First came the speculum, of course. I generally find it a little uncomfortable but honestly, not too bad. After that came some sort of measuring device that turned everything around it into cramping, like some horrible magic wand of...horror. I could FEEL the cramping moving up my body. It was horrific. I can't really describe the pain of it - it's not sharp or dull or anything I really have words for. It doesn't seem like it should be so bad - after all, in the end it is just cramps - but I found the inability to DO anything was the worst. I couldn't curl into a fetal position or barf or whatever I would do if I had cramps like that and wasn't laying on my back in an examining room.
I wish I could explain how bad it felt, and how low my pain threshold is. It was seriously the worst I have ever physically felt in my admittedly sheltered life.
So they were having some difficulty getting the IUD in, at which point the doctor decided to use some kind of instrument that would keep my cervix out of the way (?). It felt like something was pinching my cervix. I thought that would be horrible, but I was concentrating so much on the never-ending cramps that I could barely even feel it.
It was at this point that I first considered telling them to stop. I thought about just continuing to use condoms, that this could not possibly be worth it. But then the doctor told me that they could try a different (bigger?) speculum. So she took everything out and left to get it.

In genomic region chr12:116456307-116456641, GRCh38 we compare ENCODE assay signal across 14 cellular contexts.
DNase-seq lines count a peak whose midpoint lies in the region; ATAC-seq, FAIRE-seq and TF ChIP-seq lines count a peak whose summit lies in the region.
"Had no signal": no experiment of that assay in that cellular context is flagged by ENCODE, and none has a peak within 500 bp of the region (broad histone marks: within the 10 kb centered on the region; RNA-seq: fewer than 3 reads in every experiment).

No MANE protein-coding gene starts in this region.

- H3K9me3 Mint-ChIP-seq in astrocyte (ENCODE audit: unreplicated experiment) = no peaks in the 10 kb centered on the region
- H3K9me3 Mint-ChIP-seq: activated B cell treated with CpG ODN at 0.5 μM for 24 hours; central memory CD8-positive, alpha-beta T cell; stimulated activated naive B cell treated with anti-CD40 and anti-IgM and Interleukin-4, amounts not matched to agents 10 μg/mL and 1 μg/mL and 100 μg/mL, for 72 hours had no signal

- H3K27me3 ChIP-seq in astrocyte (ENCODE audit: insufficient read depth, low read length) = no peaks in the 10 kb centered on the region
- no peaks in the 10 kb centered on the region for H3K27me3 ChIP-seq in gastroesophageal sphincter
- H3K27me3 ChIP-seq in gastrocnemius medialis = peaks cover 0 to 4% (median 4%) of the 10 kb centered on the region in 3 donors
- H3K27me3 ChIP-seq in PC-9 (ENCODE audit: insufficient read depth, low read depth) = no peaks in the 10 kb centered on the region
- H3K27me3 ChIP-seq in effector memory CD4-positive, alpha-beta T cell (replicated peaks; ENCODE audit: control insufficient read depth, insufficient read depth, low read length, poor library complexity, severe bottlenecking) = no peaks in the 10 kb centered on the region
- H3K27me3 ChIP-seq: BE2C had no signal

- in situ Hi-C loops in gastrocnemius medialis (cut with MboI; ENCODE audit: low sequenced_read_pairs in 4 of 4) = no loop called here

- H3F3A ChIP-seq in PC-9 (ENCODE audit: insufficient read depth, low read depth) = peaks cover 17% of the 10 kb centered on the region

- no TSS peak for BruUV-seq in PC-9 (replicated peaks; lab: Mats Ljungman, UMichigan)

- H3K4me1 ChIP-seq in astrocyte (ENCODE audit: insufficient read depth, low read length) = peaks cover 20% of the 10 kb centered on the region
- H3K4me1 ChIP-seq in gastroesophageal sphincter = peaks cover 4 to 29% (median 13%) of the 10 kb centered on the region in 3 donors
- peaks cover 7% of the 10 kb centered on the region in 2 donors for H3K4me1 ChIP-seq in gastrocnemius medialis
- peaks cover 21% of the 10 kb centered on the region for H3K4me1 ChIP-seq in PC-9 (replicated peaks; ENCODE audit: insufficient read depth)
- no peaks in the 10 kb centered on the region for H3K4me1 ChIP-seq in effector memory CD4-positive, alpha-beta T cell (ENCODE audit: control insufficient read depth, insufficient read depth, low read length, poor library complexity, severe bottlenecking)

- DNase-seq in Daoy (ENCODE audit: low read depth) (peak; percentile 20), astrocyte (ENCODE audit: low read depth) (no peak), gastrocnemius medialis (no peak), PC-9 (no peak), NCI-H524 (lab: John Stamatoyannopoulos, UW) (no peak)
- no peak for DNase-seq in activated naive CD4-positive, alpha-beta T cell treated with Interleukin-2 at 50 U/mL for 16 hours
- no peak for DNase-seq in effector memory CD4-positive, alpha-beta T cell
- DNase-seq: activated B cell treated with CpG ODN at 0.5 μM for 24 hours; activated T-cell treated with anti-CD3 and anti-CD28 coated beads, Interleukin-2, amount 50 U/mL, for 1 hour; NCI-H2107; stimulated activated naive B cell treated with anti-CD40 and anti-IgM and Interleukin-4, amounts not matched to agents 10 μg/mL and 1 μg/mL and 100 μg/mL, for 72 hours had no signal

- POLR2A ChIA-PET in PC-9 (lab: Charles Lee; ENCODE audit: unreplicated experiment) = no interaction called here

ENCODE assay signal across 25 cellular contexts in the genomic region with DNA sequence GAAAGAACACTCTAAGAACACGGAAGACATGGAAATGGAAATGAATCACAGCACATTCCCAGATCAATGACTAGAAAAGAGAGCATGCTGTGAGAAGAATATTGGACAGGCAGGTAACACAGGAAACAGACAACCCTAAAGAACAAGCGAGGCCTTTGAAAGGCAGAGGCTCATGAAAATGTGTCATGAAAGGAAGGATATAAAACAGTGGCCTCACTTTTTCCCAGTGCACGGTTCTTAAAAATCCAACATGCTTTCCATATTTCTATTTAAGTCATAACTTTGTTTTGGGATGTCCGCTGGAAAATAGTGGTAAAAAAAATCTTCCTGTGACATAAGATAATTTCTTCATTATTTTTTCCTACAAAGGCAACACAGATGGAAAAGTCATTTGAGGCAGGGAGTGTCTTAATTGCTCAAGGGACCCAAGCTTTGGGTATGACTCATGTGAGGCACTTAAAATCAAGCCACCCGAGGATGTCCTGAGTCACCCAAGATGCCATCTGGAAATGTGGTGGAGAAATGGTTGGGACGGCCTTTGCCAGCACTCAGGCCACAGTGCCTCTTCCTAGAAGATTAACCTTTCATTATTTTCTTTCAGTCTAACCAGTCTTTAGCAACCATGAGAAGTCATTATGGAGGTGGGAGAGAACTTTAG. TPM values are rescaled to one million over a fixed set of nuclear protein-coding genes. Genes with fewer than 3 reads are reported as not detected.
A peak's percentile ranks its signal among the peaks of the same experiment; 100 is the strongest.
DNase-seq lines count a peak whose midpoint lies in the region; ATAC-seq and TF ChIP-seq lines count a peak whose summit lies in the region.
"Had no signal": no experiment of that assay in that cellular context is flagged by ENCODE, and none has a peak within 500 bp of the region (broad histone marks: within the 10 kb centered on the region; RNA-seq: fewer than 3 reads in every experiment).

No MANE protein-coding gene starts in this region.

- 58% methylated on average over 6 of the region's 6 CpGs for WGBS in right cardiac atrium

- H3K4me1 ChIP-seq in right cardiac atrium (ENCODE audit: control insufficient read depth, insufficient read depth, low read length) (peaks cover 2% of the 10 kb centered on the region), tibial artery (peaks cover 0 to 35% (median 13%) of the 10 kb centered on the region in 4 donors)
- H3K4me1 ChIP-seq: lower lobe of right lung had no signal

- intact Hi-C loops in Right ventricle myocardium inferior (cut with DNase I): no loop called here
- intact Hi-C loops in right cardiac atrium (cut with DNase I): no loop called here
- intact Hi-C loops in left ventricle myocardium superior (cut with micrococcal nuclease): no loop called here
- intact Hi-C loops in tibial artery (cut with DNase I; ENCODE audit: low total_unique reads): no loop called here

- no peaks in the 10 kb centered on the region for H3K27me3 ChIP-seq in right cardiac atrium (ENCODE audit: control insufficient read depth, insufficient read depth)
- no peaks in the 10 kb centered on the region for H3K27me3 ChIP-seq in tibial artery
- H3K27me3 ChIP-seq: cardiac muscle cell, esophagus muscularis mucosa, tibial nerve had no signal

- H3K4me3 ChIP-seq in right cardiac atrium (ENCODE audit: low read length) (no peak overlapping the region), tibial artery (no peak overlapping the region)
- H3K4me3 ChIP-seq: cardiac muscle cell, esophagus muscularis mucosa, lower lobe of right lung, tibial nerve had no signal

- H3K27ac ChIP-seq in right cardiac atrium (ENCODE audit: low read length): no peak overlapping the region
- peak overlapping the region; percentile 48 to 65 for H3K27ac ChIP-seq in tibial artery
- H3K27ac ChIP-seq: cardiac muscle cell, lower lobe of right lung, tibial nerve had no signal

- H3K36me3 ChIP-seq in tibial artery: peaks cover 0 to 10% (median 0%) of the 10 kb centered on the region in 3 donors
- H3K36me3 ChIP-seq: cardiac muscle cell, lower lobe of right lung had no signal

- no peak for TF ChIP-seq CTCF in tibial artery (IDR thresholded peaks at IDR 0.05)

I could close my legs for a few minutes, and that felt amazing. I was still cramping a lot but the option to move, to sit up, and the absence of the jumble of metal up my vag felt so awesome, I didn't care. I foolishly, optimistically thought that once the bigger speculum went in, it would all be a piece of cake. When the doctor came back, I opened my legs, if cautiously, at least still willingly.
The bigger speculum was certainly less comfortable! And then the horrible magic wand went in again. Thus followed I don't even know how many minutes of poking, prodding, and the worst cramping that could possibly exist. I mean, I know I'm a big wimp, but how was my uterus not exploding? Both the doc and the student were very attentive, but every time they asked how I was doing all I could come up with was a vaguely optimistic groan. Not awesome. I seriously thought, once again, about calling the whole thing off. My legs were shaking so much I was surprised they could even get anything done. I was in shock, but not enough that it didn't hurt like hell.